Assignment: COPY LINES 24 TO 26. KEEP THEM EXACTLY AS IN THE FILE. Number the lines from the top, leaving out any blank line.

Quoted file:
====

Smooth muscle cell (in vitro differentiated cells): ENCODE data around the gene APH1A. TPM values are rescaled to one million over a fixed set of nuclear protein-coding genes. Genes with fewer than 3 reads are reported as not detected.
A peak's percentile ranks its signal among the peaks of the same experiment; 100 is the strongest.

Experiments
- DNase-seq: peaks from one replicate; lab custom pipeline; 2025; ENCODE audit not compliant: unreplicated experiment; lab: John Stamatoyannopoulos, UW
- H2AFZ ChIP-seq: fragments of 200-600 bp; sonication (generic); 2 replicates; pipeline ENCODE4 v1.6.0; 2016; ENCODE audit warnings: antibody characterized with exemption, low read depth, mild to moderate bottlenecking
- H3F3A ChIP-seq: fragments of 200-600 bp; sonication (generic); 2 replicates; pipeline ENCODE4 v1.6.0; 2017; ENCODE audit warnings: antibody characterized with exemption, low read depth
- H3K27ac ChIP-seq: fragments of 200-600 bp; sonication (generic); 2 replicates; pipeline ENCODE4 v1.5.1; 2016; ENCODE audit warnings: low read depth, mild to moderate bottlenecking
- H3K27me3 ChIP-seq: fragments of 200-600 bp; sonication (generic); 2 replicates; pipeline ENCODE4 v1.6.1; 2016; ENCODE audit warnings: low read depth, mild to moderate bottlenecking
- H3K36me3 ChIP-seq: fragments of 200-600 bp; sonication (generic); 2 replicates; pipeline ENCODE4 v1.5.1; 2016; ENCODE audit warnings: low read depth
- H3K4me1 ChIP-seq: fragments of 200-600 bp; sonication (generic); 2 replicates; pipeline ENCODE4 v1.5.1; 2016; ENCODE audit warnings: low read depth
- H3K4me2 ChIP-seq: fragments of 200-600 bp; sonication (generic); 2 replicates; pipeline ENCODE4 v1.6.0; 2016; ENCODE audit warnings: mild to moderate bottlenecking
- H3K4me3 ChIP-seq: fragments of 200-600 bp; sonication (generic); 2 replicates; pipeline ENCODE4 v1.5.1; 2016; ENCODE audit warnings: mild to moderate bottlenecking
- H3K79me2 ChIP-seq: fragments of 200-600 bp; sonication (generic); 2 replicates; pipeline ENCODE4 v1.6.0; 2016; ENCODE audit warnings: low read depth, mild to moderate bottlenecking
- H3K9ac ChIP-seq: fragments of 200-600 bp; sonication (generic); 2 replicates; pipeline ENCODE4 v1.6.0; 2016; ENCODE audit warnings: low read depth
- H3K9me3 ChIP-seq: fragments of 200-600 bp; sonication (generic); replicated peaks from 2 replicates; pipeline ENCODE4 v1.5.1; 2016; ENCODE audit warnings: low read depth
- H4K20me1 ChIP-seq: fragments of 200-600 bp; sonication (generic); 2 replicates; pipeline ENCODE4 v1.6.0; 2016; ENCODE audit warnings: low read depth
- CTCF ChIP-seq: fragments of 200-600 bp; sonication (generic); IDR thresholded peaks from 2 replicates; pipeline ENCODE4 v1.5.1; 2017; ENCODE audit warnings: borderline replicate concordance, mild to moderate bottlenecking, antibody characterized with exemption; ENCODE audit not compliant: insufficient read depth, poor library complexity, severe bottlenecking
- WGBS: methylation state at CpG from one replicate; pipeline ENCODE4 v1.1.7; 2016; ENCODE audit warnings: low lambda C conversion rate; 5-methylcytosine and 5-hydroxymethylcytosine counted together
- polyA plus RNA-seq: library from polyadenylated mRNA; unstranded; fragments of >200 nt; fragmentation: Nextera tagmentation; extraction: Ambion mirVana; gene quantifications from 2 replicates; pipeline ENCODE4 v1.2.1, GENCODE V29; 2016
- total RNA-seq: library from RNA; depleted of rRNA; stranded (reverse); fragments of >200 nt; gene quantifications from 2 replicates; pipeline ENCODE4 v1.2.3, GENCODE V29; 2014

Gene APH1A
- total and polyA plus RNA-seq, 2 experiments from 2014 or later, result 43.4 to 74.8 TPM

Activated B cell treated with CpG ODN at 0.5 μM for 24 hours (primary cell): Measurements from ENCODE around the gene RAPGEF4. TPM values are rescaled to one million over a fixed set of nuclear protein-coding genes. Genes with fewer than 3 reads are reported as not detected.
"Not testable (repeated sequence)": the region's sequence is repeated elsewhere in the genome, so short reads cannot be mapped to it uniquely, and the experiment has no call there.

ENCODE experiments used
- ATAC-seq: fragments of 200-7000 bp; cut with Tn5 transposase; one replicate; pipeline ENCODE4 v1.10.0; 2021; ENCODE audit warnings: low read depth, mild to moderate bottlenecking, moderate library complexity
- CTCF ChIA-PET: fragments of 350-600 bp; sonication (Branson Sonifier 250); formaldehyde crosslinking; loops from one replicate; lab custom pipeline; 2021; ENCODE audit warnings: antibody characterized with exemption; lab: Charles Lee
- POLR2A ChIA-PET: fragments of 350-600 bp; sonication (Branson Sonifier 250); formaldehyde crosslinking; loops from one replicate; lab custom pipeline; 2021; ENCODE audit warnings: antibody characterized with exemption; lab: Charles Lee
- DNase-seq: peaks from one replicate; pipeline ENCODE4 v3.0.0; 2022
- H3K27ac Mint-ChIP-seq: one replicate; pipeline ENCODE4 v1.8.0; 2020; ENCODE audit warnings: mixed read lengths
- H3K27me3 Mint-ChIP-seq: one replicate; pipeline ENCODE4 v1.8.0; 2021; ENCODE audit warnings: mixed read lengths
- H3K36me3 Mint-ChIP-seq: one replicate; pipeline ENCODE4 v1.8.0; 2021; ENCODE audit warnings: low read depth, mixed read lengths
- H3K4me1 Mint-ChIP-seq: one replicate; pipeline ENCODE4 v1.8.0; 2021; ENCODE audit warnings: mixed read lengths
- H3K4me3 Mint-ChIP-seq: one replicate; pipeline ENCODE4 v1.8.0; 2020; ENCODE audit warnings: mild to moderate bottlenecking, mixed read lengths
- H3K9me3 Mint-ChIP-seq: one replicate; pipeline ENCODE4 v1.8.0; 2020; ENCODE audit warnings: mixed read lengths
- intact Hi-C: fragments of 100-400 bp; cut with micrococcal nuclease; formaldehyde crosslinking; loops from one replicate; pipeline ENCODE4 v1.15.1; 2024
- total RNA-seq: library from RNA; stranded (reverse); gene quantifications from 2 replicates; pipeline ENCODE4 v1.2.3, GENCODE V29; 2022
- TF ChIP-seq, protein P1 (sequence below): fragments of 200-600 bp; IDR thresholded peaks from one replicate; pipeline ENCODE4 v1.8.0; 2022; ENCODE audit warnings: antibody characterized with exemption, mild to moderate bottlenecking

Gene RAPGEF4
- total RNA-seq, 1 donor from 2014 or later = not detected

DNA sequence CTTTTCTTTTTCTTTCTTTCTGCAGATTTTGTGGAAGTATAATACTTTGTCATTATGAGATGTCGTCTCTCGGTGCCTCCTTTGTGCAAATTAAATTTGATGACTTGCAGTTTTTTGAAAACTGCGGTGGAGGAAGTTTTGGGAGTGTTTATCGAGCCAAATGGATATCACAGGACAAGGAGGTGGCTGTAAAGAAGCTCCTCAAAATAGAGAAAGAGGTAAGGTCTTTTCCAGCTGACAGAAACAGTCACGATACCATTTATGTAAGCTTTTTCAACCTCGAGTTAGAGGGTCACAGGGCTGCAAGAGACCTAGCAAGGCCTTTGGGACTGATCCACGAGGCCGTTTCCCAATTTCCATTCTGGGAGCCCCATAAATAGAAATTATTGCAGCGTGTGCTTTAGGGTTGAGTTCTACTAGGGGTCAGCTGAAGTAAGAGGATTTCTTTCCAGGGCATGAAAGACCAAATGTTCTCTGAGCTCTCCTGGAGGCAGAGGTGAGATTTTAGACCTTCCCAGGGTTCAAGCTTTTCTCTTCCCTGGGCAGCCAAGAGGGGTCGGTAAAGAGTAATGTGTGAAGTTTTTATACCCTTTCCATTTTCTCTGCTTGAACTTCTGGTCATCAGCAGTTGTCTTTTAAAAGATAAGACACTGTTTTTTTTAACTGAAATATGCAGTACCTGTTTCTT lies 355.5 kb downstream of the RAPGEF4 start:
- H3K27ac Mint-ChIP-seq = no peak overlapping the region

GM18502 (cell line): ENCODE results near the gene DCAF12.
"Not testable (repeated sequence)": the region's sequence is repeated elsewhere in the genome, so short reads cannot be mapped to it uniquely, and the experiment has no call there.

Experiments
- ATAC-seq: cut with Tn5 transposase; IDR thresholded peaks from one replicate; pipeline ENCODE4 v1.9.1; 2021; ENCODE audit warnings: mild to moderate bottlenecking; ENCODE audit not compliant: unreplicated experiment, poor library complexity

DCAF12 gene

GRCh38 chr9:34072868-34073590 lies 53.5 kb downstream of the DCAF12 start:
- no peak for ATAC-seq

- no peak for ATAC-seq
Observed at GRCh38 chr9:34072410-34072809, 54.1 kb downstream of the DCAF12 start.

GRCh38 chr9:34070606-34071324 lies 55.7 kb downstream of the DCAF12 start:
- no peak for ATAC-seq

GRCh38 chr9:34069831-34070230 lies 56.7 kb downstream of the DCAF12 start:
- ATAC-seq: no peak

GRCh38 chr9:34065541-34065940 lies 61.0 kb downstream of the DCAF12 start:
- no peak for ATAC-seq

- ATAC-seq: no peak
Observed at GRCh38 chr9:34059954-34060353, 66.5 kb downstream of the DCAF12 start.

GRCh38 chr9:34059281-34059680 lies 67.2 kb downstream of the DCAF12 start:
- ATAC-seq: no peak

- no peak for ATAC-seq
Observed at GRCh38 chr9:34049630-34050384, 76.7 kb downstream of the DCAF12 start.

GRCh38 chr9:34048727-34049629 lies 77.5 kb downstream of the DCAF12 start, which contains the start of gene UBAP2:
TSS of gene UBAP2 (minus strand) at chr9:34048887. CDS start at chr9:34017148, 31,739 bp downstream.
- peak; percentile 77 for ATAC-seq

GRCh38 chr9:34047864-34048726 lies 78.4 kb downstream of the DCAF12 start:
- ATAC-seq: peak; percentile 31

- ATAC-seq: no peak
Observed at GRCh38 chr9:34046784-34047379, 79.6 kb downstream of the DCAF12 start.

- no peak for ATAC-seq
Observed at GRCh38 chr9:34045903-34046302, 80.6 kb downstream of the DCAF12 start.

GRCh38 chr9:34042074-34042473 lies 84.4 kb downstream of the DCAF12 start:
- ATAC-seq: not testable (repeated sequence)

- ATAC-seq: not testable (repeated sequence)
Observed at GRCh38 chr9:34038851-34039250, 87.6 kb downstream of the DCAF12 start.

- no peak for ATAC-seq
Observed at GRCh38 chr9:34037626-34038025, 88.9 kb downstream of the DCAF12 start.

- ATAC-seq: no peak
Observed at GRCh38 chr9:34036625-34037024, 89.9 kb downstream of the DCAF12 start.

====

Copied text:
"Not testable (repeated sequence)": the region's sequence is repeated elsewhere in the genome, so short reads cannot be mapped to it uniquely, and the experiment has no call there.

ENCODE experiments used
- ATAC-seq: fragments of 200-7000 bp; cut with Tn5 transposase; one replicate; pipeline ENCODE4 v1.10.0; 2021; ENCODE audit warnings: low read depth, mild to moderate bottlenecking, moderate library complexity